Six years ago today I found out I was unexpectedly pregnant. That day I also happened to be celebrating 30 days sober. I was terrified. I never really intended to stay sober. I intended to prove to those around me – and myself – that I was in control, that I could go without alcohol or other substances. Somewhere in my mind, I figured that I would get to go back to my old life after some short-lived sobriety. Don’t get me wrong – I wanted help, but I always felt the addiction would win out.
I loved kids, was a nanny in fact, and wanted them sooner than later. But I knew I had to be sober before I could be a mom. I was torn between excitement for motherhood and absolute fear that I couldn’t be the mother my baby needed. That fear propelled me to continue my sobriety throughout my pregnancy. When I gave birth, I was grateful that I could deliver a beautiful baby boy who had never been exposed to drugs or alcohol.
I didn’t realize at the time that sobriety was not synonymous with recovery. Over the years, I white-knuckled my sobriety, continuing to refrain from alcohol while still living a life of chaos. I later learned I was what many call a “dry drunk,” someone still living a chaotic life while maintaining technical abstinence from chemicals.
Eventually, the emotional pain was too overwhelming, and I was sure I was going to drink. One day I found myself in a grocery store, holding a bottle of alcohol and crying, as I debated whether I wanted the escape from my pain. The year before I had experienced a one-time drug slip, something I was sure would never happen, and the alcohol cravings were coming with an intensity I couldn’t deny much longer. I was scared.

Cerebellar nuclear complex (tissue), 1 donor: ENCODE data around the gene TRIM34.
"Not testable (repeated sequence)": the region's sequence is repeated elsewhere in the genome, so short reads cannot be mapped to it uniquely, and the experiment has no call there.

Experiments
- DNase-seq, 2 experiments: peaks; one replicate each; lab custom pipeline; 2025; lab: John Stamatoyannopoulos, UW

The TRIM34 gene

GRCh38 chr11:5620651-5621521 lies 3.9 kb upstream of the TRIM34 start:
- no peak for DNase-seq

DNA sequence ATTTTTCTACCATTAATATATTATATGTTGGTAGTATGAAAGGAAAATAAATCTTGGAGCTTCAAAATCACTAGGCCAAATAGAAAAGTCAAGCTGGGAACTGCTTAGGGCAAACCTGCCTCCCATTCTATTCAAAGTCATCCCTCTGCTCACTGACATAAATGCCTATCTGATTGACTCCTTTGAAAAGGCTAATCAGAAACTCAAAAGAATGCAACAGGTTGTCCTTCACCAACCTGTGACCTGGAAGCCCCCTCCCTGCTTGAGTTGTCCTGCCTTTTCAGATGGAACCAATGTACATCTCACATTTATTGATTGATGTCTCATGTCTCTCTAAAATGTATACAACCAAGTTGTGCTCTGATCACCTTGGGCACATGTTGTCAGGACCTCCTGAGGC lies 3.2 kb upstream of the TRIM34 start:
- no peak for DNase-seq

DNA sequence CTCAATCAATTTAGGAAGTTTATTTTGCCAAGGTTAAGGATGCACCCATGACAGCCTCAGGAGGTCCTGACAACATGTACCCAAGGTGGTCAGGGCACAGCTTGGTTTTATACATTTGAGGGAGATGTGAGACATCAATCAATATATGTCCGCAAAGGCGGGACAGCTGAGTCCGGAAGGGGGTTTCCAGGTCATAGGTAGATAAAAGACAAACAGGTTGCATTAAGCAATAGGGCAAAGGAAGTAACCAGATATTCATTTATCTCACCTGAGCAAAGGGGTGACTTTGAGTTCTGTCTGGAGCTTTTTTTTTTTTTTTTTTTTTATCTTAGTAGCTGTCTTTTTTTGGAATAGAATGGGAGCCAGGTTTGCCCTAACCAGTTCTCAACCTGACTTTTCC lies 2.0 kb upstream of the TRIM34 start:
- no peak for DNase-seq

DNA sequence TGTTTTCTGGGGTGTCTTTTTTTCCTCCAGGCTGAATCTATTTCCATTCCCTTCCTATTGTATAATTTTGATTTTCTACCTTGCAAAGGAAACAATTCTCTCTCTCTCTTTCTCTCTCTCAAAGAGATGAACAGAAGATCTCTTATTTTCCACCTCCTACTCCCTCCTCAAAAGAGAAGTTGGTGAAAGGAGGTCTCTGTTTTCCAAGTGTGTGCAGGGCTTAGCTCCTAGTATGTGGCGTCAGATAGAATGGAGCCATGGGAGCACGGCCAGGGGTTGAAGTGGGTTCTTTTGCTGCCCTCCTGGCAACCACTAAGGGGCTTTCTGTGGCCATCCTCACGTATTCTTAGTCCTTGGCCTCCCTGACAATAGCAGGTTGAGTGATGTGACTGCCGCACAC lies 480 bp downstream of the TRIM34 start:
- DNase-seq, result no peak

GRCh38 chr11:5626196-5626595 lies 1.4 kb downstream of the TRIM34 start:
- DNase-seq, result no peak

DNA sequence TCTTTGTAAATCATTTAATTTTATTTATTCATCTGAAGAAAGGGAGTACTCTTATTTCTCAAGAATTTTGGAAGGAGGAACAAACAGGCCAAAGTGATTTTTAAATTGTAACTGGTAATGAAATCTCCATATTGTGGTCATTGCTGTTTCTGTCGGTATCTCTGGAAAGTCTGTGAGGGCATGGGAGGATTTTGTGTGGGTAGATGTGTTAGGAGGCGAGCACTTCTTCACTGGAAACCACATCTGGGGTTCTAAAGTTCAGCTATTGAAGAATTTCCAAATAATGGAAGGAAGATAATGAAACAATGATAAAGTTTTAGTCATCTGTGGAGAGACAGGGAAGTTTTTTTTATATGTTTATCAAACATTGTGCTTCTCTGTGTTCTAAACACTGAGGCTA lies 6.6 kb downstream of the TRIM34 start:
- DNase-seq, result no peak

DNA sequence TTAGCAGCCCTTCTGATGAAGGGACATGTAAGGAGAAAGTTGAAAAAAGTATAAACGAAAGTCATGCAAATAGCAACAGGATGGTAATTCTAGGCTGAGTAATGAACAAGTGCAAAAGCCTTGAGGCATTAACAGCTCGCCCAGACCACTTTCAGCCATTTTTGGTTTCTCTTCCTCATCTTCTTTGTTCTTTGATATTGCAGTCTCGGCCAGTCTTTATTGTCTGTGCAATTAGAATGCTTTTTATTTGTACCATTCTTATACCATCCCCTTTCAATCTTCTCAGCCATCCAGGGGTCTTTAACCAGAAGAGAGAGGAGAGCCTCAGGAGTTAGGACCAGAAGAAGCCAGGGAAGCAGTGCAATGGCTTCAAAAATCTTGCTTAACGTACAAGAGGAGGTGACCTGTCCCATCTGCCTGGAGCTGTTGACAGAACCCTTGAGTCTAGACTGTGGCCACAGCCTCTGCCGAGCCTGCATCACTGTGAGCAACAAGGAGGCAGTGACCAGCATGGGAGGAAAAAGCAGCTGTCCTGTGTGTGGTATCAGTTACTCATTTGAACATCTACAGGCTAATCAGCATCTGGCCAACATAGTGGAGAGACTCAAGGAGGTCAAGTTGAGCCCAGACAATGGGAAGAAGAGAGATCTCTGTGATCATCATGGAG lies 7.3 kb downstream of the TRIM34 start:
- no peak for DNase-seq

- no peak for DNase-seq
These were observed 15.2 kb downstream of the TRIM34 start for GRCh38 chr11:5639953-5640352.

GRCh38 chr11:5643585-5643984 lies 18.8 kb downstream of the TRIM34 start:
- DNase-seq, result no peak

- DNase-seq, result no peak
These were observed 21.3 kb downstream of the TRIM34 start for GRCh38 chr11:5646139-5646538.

I had adamantly refused to become part of Alcoholics Anonymous, so sure that I was different. I thought I could do it on my own, and I scoffed at the program’s belief in a higher power that actually cared. Finally, despite the years of sobriety, I had nowhere else to turn. So I became one of them; I joined AA.
The slow process of working the steps and trusting my Sponsor has been more cathartic than anything I have ever experienced. I am slowly learning that I can ask for help and that I have a whole community willing to be there for me, people who truly do understand exactly what I am going through. I am uncovering things that I never realized contributed to my destructive patterns and am gradually healing from so many terrible things in the past.
When I stopped drinking and using, I was still unable to cope with the deep pain inside that had driven me to use. Without a chemical outlet, I continued to engage in self-harm, using it as my escape when life was more than I could handle. After beginning my recovery journey, I realized that self-injury could be just as much an addiction as drugs and alcohol, and that, in order to truly recover, I needed to end the cycle of self-destruction.
Utilizing the steps and the community I have found has enabled me to start feeling and experiencing emotions without catastrophic effects. Yesterday was eight months since my last incident of self-injury; it was the longest stretch in 13 years, something I never thought I would achieve. I am slowly mending the deep-seated pain I have felt for most of my life. I am learning when to forgive, when to let go, and when to make amends.
I work hard at my recovery. I chart my mood daily, take my medications, exercise appropriately, get adequate sleep, attend counseling, participate in AA, and connect with my Sponsor almost daily. I still experience the sadness, the guilt, and the shame regularly, but now it doesn’t overtake me. Now I know where I can go. I look at my little boy, whose conception was the impetus for my sobriety, and I know someday I can tell him that, through the gift of his life, I have mended the tears in mine. I am proud to be free from alcohol, drugs, and self-harm. Even if it’s one day at a time.